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Multilayer Carbon Nanotube Films

Stage: Development
Perovskite photovoltaics are a new class of light absorbers with exceptional and unparalleled progress in solar power performance. A perovskite is any material with a specific ABX3 crystal structure. In photovoltaic applications, the A cation can be either organic, inorganic, or hybrid in composition. The B component is typically a metal cation such as lead, and X is a halide such as iodine or bromine. Work on solar cells using perovskite materials has advanced rapidly as a result of the material’s excellent light absorption, charge-carrier mobilities, and lifetimes – resulting in high device efficiencies with low-cost, industry-scalable technology. While the potential for perovskite photovoltaic devices is high, commercialization will require overcoming other challenges relating to material stability, efficiency, and environmental compatibility.


Carbon nanotube films have been identified as a promising replacement for Spiro-OMeTAD as hole-selective transport layers in perovskite photovoltaic devices. While Spiro works well as a hole-selective transport layer, there are serious concerns that it is also a significant source of perovskite cell performance degradation over time due to migration of Li atoms into the perovskite bulk. As such, replacement transport layer materials are currently under investigation, including carbon nanotubes.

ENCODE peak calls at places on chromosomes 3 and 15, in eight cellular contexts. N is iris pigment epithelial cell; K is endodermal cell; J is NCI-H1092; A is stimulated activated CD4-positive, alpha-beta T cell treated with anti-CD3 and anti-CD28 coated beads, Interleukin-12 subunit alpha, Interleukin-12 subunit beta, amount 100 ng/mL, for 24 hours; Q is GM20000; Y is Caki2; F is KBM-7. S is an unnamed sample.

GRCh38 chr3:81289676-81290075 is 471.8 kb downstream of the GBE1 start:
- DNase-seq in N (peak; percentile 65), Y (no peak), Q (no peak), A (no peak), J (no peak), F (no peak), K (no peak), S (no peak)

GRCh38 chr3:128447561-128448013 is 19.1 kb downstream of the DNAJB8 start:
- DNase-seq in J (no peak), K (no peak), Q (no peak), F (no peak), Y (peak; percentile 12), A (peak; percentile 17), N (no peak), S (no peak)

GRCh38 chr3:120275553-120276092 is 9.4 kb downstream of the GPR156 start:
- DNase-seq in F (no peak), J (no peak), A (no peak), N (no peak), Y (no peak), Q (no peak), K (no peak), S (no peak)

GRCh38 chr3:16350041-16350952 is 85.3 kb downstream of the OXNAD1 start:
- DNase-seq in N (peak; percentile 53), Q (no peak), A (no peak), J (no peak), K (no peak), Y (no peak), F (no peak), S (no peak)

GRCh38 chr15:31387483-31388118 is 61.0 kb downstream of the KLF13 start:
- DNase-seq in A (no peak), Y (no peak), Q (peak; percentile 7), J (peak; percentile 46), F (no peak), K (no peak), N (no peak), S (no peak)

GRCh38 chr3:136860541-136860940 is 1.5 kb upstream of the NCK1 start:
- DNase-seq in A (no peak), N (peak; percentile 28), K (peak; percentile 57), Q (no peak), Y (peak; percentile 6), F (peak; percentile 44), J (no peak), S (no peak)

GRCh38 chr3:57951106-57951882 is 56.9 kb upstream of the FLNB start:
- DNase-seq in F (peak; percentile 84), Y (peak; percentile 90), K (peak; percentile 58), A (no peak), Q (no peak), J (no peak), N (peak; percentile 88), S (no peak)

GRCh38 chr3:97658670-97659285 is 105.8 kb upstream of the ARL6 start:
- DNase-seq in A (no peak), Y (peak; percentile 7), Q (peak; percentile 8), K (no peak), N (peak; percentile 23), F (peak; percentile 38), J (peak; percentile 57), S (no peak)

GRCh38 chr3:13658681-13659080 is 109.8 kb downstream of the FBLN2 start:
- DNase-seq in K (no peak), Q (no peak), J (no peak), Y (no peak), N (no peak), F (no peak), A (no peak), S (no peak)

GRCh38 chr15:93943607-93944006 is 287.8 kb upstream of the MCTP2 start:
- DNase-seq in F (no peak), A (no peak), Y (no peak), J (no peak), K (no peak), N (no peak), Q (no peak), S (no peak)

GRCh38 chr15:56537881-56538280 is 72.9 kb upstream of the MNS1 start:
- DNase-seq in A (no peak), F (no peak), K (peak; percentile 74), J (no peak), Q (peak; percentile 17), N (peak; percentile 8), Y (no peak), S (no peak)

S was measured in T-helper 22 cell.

Researchers at NREL have created a novel invention in which a bilayer of carbon nanotubes is used as a hole transport layer, wherein a first carbon nanotube layer (wrapped in a P3HT polymer) provides an energetically favorable contact interface with the perovskite absorber layer, while the second carbon nanotube layer doped with 2,3,5,6-tetrafluoro-7,7,8,8-tetracyanoquinodimethane (F4TCNQ) is optimized for transport of holes out of the perovskite device.This bilayer improves stability of the absorber layer and enables perovskite device architectures desiring a transparent hole-selective contact (e.g. for BIPV window applications). A prototype device can transition from a highly transparent bleached state (68% visible transmittance) to a highly absorbing colored photovoltaic state (

Applications and Industries

  • Perovskites
  • Photovoltaics
  • Building integrated photovoltaics (BIPV) window applications

Benefits

  • Improved absorber stability
  • Can be used in transparent perovskite device architectures



For more information, contact Bill Hadley at Bill.Hadley@nrel.gov

ROI 17-54

Patents